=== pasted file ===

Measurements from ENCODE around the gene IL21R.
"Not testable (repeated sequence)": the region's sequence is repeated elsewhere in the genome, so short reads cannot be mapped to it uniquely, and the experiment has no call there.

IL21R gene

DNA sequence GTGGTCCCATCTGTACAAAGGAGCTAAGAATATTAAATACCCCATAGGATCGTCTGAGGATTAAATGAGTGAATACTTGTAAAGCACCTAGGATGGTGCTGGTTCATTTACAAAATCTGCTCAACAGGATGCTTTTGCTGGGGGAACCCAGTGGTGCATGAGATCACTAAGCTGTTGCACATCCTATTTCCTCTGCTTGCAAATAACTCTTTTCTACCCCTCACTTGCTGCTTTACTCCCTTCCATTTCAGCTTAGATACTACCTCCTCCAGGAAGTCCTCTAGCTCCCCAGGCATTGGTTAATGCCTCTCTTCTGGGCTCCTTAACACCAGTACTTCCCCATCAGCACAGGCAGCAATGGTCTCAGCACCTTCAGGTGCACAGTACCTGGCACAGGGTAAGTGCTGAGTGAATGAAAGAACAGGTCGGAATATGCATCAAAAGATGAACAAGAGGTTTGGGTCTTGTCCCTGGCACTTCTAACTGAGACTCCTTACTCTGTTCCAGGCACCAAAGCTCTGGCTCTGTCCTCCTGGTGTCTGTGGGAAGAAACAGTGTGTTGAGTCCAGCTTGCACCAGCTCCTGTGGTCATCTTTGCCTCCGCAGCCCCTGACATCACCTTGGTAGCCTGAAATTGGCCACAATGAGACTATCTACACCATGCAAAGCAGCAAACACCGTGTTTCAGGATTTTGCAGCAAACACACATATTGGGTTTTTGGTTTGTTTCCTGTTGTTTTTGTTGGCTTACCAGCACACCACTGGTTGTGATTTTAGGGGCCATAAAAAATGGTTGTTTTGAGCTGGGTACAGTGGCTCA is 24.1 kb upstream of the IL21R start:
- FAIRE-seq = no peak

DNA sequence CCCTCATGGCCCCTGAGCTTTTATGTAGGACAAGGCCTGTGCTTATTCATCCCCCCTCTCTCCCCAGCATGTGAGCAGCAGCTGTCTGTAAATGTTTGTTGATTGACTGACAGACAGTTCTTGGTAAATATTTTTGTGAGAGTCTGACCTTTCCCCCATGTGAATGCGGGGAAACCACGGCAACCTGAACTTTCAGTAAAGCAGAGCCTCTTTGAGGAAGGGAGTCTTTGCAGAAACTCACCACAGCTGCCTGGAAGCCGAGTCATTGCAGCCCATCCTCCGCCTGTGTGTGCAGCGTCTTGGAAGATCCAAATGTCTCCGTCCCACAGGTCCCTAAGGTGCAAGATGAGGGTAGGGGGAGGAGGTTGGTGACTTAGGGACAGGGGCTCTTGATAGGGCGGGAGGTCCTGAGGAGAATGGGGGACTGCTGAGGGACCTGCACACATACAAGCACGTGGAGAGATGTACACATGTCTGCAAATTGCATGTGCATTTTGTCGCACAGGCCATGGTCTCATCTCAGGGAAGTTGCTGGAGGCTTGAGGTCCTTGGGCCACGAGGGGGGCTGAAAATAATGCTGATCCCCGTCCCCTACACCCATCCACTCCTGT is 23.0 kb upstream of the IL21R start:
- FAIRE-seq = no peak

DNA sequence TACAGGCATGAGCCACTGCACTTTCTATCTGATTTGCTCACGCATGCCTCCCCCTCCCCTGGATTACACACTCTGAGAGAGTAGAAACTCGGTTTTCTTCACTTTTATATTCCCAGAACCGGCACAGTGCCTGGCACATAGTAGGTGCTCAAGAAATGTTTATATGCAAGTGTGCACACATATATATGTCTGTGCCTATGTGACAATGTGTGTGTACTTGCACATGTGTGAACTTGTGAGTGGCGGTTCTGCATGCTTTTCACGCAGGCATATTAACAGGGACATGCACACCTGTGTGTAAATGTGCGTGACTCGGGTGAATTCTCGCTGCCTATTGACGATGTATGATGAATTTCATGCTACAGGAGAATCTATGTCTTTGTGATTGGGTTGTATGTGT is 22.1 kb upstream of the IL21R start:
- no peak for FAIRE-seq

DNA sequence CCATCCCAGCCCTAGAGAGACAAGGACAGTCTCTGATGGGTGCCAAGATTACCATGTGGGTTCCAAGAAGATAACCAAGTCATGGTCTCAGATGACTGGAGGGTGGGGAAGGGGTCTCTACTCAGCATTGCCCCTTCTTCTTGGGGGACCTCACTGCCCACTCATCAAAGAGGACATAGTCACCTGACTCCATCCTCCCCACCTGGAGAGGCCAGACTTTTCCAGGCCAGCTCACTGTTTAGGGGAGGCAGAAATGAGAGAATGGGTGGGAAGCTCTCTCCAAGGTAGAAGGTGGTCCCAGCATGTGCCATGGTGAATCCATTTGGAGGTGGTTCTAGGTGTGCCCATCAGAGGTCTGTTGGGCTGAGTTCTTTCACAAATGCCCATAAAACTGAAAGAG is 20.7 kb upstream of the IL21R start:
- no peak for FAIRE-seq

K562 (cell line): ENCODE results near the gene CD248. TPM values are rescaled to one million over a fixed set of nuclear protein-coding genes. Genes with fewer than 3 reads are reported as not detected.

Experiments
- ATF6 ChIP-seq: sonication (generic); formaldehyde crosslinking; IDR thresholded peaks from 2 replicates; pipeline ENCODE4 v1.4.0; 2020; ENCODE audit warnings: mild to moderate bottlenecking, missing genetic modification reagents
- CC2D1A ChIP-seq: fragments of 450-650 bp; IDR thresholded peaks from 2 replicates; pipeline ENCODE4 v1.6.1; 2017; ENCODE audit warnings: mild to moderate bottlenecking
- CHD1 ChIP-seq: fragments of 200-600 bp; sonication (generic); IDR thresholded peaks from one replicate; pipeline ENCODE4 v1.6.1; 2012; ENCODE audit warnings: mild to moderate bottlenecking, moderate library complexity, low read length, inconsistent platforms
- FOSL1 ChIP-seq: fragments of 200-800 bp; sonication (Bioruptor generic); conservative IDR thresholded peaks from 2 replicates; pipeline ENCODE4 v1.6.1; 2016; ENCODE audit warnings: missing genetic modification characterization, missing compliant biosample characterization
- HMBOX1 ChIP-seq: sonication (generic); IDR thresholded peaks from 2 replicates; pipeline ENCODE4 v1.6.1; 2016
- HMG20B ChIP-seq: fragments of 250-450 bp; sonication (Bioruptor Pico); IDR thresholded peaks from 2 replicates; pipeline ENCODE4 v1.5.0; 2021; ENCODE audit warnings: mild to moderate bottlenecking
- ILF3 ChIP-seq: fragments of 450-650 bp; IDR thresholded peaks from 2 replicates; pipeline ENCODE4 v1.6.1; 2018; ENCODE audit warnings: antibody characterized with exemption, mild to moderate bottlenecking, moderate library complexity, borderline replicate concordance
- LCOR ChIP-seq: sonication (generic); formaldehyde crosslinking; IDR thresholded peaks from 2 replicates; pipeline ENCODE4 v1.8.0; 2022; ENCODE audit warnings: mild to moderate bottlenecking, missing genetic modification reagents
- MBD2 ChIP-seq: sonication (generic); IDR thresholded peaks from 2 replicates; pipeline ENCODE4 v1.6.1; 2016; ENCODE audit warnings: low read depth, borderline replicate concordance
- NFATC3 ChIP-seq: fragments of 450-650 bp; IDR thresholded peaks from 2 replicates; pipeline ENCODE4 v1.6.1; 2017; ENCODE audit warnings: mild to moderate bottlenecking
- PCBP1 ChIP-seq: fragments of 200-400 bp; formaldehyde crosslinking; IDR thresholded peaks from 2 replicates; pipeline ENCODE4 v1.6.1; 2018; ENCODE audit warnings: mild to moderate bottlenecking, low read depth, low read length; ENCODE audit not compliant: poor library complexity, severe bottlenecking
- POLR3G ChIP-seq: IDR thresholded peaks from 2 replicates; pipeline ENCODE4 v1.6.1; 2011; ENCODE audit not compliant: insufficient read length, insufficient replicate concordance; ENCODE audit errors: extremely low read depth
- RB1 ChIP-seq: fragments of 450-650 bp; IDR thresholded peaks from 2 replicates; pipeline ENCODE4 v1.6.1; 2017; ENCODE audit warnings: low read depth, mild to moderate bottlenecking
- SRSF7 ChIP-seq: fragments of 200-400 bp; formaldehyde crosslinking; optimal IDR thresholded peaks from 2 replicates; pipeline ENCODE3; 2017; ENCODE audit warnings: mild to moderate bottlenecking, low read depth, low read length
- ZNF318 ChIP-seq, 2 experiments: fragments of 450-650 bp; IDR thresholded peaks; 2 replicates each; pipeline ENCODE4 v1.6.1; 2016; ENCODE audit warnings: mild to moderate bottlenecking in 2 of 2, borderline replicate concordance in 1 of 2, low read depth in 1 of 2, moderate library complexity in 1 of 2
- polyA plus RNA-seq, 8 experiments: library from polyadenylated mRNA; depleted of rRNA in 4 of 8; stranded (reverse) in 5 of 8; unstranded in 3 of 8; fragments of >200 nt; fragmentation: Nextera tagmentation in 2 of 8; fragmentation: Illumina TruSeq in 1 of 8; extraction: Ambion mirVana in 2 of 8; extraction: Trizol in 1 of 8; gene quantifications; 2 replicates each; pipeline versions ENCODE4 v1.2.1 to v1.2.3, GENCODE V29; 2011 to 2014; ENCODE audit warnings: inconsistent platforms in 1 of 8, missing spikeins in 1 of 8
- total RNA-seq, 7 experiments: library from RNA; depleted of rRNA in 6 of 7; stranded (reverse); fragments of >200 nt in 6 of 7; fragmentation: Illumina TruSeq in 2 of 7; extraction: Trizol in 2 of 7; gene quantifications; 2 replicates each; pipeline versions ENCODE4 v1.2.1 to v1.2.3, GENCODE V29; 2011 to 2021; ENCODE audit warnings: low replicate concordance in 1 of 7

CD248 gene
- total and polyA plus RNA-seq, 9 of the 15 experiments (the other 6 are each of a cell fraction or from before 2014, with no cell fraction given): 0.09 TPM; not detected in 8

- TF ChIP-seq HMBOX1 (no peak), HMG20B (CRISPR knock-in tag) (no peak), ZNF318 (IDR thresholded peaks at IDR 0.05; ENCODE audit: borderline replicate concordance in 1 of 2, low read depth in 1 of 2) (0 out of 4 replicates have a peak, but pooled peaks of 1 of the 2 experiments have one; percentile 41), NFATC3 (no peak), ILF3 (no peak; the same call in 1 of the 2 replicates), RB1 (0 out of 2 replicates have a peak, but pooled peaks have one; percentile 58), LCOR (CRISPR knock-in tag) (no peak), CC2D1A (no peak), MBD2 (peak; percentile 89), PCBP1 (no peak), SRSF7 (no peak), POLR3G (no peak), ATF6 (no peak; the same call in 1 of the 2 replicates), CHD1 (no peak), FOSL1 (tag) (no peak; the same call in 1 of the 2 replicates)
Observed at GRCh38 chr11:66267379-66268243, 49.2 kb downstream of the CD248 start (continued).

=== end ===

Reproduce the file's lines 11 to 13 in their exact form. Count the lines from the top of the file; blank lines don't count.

- no peak for FAIRE-seq

K562 (cell line): ENCODE results near the gene CD248. TPM values are rescaled to one million over a fixed set of nuclear protein-coding genes. Genes with fewer than 3 reads are reported as not detected.

Experiments